Seven months after first reporting that Amazon is planning to open dozens of grocery stores in major U.S. cities, The Wall Street Journal states the company "has signed more than a dozen leases" for stores in the Los Angeles area. Stores are also reportedly being planned for Chicago and Philadelphia.
Importantly, unlike many of the cashierless Amazon Go convenience stores that have launched to date, many of the grocery stores that Amazon plans will be "outside urban cores." In addition, unlike Whole Foods, Amazon's new grocery stores will "cater to middle-income consumers" and "stock mainstream groceries such as soda and Oreos."
Based on this description, it appears that Amazon's grocery stores will directly square off against the likes of Walmart and Kroger (KR) in a way that Whole Foods, which has begun providing free grocery delivery via Amazon's Prime Now rapid-delivery service, currently doesn't. Assuming this is the case, the success that Walmart and to some extent other firms have been seeing for their grocery pickup and delivery services likely has something to do with the effort.
By providing free pickup for $35-plus orders placed online, while charging the same prices for items that it charges within its stores, Walmart's order pickup services offer a pretty strong value proposition for consumers who like Walmart's prices and selection but don't enjoy navigating the company's giant and often-crowded stores and/or want to save time. And for consumers willing to pay a bit to have orders delivered, Walmart is providing delivery services that cost either $7.95 to $9.95 per order or (through a service called Delivery Unlimited) are provided on an unlimited basis for $98 per year or $12.95 per month.
In addition, third-party research indicates that Walmart's grocery pickup services, which will be offered at 3,100 stores by year's end, aren't merely helping it keep existing customers loyal, but are also helping it land new, higher-income customers and increase its average order size. Presumably, a lot of those new customers are also Amazon Prime members.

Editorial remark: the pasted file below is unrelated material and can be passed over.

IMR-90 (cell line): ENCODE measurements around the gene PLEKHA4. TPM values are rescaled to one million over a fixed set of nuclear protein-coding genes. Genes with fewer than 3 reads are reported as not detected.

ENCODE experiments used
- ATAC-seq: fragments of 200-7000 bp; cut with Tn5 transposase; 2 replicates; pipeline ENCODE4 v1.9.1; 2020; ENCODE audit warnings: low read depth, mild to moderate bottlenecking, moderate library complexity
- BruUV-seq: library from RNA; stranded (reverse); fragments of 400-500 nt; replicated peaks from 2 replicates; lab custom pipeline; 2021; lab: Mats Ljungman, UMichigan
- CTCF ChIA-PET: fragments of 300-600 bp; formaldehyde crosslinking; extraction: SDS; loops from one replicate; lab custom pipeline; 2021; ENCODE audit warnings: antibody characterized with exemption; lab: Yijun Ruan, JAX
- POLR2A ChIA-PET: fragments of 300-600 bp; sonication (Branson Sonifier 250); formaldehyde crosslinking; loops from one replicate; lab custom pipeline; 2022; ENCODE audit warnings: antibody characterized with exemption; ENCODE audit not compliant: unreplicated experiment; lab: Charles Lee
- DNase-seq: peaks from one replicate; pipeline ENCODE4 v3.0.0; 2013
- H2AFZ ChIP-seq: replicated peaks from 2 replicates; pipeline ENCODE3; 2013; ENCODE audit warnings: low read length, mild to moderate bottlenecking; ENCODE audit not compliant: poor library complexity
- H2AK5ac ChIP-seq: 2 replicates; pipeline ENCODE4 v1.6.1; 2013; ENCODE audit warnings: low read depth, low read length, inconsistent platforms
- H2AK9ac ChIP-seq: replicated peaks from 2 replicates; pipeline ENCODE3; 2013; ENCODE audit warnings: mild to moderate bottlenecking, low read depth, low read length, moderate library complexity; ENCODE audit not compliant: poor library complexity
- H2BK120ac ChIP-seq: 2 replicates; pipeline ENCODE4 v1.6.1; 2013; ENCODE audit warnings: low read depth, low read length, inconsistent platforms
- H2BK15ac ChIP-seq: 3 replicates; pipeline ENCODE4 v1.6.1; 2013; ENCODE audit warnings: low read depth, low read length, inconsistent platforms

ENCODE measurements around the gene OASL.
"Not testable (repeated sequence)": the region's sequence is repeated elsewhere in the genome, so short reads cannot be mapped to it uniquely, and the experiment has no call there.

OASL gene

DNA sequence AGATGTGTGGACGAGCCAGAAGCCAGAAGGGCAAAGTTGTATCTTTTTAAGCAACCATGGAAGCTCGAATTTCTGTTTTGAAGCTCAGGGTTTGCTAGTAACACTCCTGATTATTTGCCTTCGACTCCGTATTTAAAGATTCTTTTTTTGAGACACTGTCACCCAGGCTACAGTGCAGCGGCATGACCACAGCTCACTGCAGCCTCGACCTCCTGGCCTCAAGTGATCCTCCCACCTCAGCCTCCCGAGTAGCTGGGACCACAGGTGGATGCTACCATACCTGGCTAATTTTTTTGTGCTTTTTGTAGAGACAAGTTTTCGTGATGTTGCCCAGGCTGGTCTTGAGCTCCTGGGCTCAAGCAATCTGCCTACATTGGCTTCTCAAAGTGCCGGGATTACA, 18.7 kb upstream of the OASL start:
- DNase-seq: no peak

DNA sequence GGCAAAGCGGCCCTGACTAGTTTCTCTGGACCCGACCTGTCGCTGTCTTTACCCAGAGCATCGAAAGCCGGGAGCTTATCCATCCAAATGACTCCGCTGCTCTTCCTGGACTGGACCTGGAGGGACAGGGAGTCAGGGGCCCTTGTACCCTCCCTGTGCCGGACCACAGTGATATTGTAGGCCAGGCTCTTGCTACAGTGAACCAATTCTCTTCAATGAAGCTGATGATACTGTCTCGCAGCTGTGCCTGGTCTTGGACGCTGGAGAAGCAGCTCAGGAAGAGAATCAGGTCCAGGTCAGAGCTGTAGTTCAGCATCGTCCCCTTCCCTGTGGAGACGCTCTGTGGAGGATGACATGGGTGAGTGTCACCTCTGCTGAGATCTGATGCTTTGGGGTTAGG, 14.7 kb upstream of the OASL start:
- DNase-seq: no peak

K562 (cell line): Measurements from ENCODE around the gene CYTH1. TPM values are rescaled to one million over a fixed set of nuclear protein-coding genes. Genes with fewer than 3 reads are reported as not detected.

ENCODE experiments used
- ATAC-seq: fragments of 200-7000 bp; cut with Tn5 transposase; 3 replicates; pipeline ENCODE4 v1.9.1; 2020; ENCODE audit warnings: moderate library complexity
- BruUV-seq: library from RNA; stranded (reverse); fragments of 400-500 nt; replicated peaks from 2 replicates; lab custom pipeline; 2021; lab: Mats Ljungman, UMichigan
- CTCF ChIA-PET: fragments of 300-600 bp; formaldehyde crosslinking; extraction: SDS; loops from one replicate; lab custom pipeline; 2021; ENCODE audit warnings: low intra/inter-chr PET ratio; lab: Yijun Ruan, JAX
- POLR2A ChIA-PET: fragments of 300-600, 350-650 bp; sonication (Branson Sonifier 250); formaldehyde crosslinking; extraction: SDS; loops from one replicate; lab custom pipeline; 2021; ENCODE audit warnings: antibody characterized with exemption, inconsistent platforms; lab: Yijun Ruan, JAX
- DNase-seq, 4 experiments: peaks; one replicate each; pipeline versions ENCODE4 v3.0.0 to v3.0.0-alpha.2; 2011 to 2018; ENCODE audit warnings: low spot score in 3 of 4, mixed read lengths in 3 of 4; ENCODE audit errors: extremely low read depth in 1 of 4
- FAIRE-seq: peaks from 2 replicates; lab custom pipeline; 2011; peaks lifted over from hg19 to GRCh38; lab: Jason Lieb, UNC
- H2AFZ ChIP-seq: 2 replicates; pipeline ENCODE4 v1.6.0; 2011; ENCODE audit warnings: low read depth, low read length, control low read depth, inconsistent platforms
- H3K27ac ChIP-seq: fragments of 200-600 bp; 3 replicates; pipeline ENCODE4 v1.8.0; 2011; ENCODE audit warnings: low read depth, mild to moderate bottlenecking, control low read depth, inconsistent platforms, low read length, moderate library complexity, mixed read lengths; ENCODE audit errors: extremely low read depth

Naturally, the selection provided by a single Walmart store can't compare with what's provided by Amazon's online marketplace, and picking up an order outside of a Walmart store still isn't as convenient as having it delivered to your door via Prime. But between Walmart's low prices (enabled by the cost-efficiency and purchasing power of its bricks-and-mortar empire) and the fact that its stores can provide items that need to be refrigerated or frozen, the company's pickup and delivery services have a lot of headroom to grow in spite of Amazon's ongoing dominance within traditional e-commerce.
From the looks of things, Amazon has decided that it needs its own line of low-cost grocery stores to meet the challenge presented by Walmart. Presumably, such stores will be built from the ground up to support grocery pickup and delivery. One can also imagine Amazon installing pickup lockers within the stores for traditional e-commerce orders, offering discounts on items to Prime members (as it has done with Whole Foods) and leveraging the warehouse and logistics infrastructure it has built for its online empire in various ways.
Needless to say, building a large, brand-new, grocery store chain would be a very capital-intensive undertaking, and one that would take a number of years to see through. But it also might be Amazon's best bet for countering the strategic advantages that Walmart's massive bricks-and-mortar footprint provides it with in the online grocery realm.
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